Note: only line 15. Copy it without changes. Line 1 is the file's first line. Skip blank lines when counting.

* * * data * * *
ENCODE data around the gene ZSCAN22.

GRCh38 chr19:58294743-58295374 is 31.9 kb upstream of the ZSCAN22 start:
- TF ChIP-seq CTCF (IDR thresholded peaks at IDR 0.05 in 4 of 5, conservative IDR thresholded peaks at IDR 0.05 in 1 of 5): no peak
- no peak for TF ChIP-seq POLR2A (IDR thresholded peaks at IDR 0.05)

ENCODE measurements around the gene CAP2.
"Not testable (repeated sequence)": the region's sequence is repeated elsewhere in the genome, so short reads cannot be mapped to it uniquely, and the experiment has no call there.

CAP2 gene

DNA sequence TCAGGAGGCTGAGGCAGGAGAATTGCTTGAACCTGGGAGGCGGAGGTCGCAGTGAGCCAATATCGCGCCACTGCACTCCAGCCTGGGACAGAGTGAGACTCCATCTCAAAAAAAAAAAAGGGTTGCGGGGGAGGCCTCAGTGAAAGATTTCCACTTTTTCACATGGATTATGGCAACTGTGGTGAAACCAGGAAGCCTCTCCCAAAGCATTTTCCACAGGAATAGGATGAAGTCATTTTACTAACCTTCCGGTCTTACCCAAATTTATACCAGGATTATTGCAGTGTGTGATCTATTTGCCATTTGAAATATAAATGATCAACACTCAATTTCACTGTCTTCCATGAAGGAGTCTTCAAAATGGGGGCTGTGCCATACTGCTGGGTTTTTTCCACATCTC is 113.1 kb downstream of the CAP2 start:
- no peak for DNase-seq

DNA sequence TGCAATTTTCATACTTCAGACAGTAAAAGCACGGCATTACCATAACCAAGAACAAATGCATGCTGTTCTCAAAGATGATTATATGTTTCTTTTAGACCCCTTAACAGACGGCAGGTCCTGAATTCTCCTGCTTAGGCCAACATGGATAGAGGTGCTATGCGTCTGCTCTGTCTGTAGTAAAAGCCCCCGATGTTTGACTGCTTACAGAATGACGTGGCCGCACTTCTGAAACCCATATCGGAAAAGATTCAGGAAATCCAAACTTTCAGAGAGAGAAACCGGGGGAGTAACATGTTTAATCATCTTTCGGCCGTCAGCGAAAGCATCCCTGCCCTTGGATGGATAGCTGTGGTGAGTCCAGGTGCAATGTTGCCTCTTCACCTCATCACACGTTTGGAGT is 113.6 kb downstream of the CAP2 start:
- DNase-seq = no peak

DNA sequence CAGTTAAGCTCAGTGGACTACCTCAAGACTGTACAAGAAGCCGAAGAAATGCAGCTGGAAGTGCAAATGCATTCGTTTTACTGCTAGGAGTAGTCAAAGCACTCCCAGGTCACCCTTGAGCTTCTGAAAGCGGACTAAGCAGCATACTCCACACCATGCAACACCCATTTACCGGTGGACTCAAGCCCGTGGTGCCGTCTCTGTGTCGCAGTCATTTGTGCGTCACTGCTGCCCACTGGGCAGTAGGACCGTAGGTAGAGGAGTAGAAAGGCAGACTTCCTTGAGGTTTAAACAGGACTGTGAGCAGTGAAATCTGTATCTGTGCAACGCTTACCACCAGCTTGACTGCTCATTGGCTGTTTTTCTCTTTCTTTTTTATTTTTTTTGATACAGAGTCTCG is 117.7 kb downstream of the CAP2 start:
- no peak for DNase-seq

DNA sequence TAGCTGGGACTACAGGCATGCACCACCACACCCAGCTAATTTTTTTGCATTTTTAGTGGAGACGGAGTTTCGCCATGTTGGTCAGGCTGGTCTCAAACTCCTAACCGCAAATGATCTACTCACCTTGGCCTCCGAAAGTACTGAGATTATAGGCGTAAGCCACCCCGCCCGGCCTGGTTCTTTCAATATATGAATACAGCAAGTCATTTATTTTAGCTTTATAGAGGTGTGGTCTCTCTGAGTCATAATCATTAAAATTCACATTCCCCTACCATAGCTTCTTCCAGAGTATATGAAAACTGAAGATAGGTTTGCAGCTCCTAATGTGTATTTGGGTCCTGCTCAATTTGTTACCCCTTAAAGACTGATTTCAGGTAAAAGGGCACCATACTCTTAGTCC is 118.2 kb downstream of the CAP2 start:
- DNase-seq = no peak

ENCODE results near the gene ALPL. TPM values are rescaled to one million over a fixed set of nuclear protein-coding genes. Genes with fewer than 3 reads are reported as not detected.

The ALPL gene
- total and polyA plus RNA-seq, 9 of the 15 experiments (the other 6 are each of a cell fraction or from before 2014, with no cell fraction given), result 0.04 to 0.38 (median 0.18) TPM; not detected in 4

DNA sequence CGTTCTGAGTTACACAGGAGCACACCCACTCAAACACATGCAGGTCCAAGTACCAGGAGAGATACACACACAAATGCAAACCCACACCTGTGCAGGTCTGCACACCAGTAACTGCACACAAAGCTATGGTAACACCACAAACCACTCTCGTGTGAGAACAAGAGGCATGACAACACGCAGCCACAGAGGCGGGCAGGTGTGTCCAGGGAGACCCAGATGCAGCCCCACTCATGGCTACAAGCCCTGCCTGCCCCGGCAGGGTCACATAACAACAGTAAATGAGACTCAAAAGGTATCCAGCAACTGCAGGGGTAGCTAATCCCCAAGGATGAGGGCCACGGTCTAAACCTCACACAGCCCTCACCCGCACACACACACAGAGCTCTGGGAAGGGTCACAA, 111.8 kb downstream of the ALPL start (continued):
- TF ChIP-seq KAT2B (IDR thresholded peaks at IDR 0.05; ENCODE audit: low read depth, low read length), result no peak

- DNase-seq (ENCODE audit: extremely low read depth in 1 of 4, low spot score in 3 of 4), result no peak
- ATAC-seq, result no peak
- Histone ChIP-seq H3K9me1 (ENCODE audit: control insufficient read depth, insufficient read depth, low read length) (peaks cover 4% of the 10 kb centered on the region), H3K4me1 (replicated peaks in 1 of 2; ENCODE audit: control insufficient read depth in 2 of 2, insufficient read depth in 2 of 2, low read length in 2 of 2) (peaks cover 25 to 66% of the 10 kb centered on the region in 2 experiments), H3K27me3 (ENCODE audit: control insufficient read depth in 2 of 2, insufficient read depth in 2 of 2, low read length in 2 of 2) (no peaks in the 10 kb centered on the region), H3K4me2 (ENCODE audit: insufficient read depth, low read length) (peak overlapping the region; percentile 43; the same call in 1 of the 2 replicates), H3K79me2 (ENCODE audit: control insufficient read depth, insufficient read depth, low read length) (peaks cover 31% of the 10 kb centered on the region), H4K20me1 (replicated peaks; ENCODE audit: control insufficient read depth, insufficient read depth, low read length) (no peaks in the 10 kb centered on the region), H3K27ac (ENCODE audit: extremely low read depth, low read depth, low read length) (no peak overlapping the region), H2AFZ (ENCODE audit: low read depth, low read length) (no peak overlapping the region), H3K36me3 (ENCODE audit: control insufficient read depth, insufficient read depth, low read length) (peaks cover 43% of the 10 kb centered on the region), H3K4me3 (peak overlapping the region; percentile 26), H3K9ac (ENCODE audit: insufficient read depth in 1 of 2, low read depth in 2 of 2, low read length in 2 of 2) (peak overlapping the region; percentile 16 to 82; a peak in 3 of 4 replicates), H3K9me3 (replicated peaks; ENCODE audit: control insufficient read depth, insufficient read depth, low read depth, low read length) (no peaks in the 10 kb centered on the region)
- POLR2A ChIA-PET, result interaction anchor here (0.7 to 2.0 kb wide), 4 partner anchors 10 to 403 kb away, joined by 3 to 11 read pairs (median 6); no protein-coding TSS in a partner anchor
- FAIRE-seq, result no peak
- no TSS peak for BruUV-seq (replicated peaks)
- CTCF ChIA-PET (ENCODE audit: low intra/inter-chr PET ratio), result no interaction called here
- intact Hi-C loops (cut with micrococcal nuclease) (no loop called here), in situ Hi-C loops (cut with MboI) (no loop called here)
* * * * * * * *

- DNase-seq = no peak